The California Consumer Privacy Act (“CCPA”) is a sweeping new law that introduces a host of privacy rights for California consumers, as well as creates a series of robust obligations for certain businesses that collect personal information about those consumers.

Join us for CCPA Week: A series of webinars hosted by Perkins Coie’s Privacy

Cryptocurrency owners must face death—be it their own, or that of anyone else with custody of the owner’s cryptocurrency or other digital assets. We received a stark reminder of this when the Canadian exchange QuadrigaCX recently filed court papers[1] indicating it may have lost access to nearly $200 million USD of its customers’ Bitcoin, Ether and other cryptocurrencies. The exchange claimed to have used cold wallets to store its portion of customers’ vital cryptocurrency offline. After the owner of the exchange died, however, the exchange has apparently struggled to access this cryptocurrency and related fiat deposits, and customers may forever lose their assets housed on the exchange.[2]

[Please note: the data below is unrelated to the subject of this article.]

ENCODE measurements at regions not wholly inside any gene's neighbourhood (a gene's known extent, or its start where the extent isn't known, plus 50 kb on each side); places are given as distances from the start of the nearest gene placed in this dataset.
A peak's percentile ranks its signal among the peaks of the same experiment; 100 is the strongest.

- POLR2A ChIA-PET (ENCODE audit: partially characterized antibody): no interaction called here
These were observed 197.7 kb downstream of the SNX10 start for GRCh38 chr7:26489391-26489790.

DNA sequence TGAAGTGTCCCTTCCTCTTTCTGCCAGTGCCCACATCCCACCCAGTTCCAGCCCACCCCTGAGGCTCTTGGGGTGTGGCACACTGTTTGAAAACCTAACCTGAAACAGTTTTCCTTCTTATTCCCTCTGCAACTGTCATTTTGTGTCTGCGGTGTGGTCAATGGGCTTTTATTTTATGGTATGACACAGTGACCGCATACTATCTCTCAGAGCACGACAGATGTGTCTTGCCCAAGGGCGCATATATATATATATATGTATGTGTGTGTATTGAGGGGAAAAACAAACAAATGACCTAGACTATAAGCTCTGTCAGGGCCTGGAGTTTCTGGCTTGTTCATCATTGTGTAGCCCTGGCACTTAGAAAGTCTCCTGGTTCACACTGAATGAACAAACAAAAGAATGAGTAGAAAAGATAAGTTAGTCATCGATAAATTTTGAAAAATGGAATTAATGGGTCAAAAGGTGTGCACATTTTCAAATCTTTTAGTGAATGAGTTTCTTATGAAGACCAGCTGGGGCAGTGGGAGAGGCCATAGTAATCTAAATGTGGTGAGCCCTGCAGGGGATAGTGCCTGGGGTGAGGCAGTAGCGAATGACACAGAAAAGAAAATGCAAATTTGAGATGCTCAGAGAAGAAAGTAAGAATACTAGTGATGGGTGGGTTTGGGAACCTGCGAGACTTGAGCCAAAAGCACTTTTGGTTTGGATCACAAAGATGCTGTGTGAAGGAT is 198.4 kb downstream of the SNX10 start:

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The Ethereum Classic blockchain was the victim of a 51% attack (often called a majority or Sybil attack) last month that reorganized portions of the blockchain and allowed the attackers to double-spend 219,500 ETC ($1.1 million). As a result of this attack, and similar majority attacks over the past year, the concept of immutability within

U.S. Developments

Kik Publicizes Response to Possible SEC Enforcement

On January 27, the Wall Street Journal published an article describing the impending legal battle over cryptocurrency Kin and its 2017 ICO. That same day, Ted Livingston, the founder and CEO of Canadian company Kik Interactive (Kik) and the developer behind Kin, published the Wells Notice he received from the Securities and Exchange Commission (SEC) on November 16, 2018, as well as Kik’s response.